I get some great questions about training, nutrition, recovery, and motivation from readers. Many of these questions are common among you so I’d like to answer some right here for all to benefit from.
Here is an email I received from Nick. He has a few concerns about training splits.
This is a little different question that may or may not have an easy answer but I need your advice and reasoning to finding my way.
At 40yrs old, I’ve probably reached my genetic potential being that I’ve been lifting almost 20 yrs now. I would like to know your reasoning for hitting each muscle twice per week? I mean, on paper, it seems great- lots of volume per week, science backed being that muscles recover in a few days and most approve. But how effective is it in reality compared to any other workout? At the end of the day, if your not progressing in weight, reps no matter the rep range, the progress halts. So I find trying to fit 3 muscles in a workout, then doing it again in 4 days just making the process harder… ?
I personally haven’t gained any more muscle regardless of the frequency I’m training. 1/2 or 3 times per week. The reason I’m asking is because I feel like I want to make things simple. Sometimes my wife says, “If want to workout before we leave to run errands you have about 30-45min.” Chest/Back and abs could work but I cant really push hard enough. This brings me to my next point.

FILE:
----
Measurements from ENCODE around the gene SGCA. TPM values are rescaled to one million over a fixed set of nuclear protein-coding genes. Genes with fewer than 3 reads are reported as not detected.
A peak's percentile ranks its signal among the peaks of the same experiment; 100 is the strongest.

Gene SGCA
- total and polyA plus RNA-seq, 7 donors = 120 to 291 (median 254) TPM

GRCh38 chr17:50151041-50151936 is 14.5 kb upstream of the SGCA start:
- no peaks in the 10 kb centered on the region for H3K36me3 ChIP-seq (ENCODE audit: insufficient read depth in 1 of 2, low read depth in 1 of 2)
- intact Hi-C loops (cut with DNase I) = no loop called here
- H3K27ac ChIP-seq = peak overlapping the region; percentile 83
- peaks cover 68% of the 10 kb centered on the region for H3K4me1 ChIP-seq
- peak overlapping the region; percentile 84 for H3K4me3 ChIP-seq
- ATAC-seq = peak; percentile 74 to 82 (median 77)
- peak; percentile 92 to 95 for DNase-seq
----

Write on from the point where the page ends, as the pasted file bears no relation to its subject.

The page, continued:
A couple times last week this happened where I had very little time. So I decided to do just chest-4 exercises, 4 sets each abs at the end. I even wanted to do some cardio after which never happens. My intensity was higher, my focus was greater and I was lifting heavier than I normally do due not having to save intensity and energy for multiple muscles per workout.
I find the bro split quite enjoyable and honestly effective. Even with the low frequency, I really can’t find too many other problems with it. I enjoy each workout separately and can really give all my attention to the muscle I’m working.
Since I have arthritis in my knees, hitting legs once per week is great and who doesn’t love hitting arms? Haha. I follow the splits you do because you know what works, but I don’t feel I truly enjoy them because I’m constantly researching or finding ways to sway my decision to doing a bro split but I know you don’t agree with this approach so I’ve hesitated sending this email.
Thanks Brad, Nick
Your thoughts are appreciated
Nick makes some great points and has some legitimate questions and concerns. I’ll do my best to help out by breaking down a few things.
My best splits
I’ve posted before about my favorite body part splits. I must stress that these are my personal favorites. If you’ve followed my writing for any length of time you’ll know that I’m a fan of a bit more frequent training and also grouping several body parts together on each day.